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Re: Concluding the LPPL debate, try 2

>> Why? If a file is outside the LaTeX search path, there is no reason to
>> keep it frozen. Actually the current LPPL explicitly gives you the
>> right to change a licensed file without renaming it, if you place it
>> outside of the LaTeX search path. It does not recommend it, but is
>> allowed nevertheless.

> Could you please give a more precise reference, preferrably a quote,
> of the language you think allows this?

LPPL 1.2 isn't exactly clear on this point but the intention is that it
is allowed. LPPL does refer nomatively to modguide (the latex
modification guidelines) for details on modification of latex

The relevant bit of modguide is here (note the ^^^^^^^^^^)
It would be reasonable to argue that this bit of modguide isn't exactly
consistent with parts of LPPL but if so that is an error that can be


It is possible that you need to produce a document processing system
based on standard \LaTeX{} but with functionality that cannot be
implemented by using the approved configuration files and complying
with the restriction on the code that is allowed in them.  In other
words, you may need a system which is sufficiently distinct from
Standard \LaTeX{} that it is not feasible to do this simply by using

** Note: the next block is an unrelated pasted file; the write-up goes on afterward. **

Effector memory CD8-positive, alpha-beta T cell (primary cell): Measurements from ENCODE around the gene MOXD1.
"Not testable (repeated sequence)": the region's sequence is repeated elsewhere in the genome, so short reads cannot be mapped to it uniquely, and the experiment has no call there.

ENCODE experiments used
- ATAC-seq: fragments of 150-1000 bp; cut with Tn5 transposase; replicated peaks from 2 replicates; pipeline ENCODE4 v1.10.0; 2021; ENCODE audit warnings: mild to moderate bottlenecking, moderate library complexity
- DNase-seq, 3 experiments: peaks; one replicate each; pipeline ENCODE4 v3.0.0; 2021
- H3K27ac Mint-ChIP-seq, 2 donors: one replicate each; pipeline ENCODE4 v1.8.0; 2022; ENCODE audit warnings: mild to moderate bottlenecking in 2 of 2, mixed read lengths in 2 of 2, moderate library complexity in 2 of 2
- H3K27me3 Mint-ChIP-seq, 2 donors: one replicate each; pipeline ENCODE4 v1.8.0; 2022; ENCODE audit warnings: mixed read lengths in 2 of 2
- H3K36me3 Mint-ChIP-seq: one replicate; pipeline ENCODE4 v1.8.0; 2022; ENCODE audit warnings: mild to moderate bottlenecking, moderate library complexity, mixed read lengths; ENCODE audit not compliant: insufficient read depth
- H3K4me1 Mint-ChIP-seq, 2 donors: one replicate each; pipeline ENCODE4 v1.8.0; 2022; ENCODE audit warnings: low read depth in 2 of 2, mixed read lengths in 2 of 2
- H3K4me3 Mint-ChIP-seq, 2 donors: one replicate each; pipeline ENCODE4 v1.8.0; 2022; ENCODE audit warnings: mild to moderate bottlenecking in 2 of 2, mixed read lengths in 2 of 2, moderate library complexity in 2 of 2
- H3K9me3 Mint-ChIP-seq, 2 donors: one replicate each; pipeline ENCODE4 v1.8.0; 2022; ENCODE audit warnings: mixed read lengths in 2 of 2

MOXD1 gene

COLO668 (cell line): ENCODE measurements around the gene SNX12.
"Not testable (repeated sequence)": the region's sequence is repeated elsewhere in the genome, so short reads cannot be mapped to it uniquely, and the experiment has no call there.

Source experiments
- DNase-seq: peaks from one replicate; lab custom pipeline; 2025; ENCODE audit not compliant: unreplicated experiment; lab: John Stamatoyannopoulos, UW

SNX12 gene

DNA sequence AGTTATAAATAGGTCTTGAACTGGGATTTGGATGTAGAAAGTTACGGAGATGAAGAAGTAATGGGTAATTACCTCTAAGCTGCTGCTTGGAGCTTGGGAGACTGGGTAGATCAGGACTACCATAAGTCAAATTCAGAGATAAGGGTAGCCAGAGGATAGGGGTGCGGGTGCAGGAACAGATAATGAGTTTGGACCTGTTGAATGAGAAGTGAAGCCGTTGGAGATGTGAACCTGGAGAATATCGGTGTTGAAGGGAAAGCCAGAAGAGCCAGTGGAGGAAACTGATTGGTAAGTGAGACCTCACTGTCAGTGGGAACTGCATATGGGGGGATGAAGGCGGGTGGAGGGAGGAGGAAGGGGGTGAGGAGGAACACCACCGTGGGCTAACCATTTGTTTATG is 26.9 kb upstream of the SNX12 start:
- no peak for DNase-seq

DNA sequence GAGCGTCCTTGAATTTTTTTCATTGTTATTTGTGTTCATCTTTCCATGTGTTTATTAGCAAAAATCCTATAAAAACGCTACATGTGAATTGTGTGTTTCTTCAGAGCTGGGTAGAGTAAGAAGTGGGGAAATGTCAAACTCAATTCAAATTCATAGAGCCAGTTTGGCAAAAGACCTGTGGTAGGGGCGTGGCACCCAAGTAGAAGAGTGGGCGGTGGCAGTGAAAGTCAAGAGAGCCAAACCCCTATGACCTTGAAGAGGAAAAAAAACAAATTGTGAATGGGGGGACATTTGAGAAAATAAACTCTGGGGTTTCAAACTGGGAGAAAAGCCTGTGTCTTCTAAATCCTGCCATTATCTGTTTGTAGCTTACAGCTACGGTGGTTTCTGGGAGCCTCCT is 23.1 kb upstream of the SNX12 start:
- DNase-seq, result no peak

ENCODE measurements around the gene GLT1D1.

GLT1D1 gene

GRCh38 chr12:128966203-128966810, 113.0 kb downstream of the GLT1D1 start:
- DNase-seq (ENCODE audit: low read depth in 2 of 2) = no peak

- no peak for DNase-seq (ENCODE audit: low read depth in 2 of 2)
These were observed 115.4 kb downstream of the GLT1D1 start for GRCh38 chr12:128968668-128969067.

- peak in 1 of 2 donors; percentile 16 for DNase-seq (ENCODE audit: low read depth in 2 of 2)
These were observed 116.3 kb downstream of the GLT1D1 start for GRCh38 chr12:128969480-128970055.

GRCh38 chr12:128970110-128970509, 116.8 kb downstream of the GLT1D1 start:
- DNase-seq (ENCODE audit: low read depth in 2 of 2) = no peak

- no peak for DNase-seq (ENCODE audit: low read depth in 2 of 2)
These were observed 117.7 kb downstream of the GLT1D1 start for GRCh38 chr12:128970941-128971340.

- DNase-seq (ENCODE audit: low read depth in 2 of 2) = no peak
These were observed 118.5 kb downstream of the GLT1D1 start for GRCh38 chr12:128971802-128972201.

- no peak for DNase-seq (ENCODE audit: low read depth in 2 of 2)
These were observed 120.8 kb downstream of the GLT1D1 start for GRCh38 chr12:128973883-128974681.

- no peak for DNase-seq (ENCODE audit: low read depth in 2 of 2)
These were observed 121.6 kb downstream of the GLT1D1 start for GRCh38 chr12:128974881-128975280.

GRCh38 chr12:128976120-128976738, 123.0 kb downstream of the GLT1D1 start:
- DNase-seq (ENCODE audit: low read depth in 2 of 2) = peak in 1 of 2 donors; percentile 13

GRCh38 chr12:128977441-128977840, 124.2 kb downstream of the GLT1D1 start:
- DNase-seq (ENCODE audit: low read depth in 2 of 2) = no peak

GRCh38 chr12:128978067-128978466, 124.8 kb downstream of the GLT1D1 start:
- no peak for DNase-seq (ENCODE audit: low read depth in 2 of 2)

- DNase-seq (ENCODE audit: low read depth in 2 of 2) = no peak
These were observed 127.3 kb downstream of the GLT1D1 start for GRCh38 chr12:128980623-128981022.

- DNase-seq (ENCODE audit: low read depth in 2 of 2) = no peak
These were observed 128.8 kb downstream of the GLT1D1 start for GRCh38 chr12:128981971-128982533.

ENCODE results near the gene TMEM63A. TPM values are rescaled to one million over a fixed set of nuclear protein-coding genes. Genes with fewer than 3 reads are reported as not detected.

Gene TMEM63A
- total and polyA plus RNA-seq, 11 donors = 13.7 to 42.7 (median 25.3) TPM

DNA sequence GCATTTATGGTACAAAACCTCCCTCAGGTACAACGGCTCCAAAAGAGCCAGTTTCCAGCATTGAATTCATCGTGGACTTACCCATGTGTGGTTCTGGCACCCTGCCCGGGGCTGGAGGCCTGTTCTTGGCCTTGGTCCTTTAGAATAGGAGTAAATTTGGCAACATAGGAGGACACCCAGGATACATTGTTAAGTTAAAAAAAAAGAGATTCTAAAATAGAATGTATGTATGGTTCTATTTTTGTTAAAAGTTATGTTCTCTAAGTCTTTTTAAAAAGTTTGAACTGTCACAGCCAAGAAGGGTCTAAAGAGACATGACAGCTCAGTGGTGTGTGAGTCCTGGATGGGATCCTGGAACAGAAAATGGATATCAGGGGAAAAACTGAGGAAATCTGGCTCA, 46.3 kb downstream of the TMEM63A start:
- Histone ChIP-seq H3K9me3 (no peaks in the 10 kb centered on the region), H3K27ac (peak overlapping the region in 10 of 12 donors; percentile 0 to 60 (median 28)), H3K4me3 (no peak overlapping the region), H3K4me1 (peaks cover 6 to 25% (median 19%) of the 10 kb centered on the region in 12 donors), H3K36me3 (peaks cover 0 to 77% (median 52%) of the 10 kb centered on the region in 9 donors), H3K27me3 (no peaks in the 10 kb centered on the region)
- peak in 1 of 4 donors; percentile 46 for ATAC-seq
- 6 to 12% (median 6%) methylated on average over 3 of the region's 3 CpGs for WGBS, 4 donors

the configuration options we provide or by producing new classes and

If you do produce such a system then, for the reasons described
above, you should ensure that your system is clearly distinguished
from Standard \LaTeX{} in every possible way, including the following.

  Give your system a distinguished name, such as \nstex, which clearly
  distinguishes it from \LaTeX{}.

  Ensure that it contains no file with a name the same as that of
  a file in the standard distribution but with different contents.
  (If this is not possible then you must: 
    ensure that files from the non-\LaTeX{} system cannot be
    accidentally accessed whilst using a standard \LaTeX{};
  \item ensure that each file from the non-\LaTeX{} system clearly
    identifies itself as a non-\LaTeX{} file on the terminal and in the
    log file.)

  Ensure that the method used to run your system is clearly
  distinct from that used to run Standard \LaTeX; e.g.~by using a
  command name or menu entry that is clearly not \texttt{latex}
  (or \texttt{LaTeX} etc).

  Ensure that, when a file is being processed by your system, the
  use of non-standard \LaTeX{} is clearly proclaimed to the user by
  whatever means is appropriate.

\item Ensure that what is written at the beginning of the log file
  clearly shows that your system has been used, and that it is 
  not Standard \LaTeX{}.
  See the file \texttt{cfgguide.tex} for how to achieve this.

 Clearly explain to users that bug reports concerning your 
 system should not be sent to the maintainers of Standard

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